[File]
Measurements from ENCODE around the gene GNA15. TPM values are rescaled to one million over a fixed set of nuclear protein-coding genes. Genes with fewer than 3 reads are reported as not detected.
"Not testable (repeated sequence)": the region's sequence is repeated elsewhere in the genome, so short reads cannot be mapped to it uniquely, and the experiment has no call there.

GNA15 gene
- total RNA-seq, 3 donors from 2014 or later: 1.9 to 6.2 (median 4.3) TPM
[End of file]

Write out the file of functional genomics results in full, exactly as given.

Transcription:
Measurements from ENCODE around the gene GNA15. TPM values are rescaled to one million over a fixed set of nuclear protein-coding genes. Genes with fewer than 3 reads are reported as not detected.
"Not testable (repeated sequence)": the region's sequence is repeated elsewhere in the genome, so short reads cannot be mapped to it uniquely, and the experiment has no call there.

GNA15 gene
- total RNA-seq, 3 donors from 2014 or later: 1.9 to 6.2 (median 4.3) TPM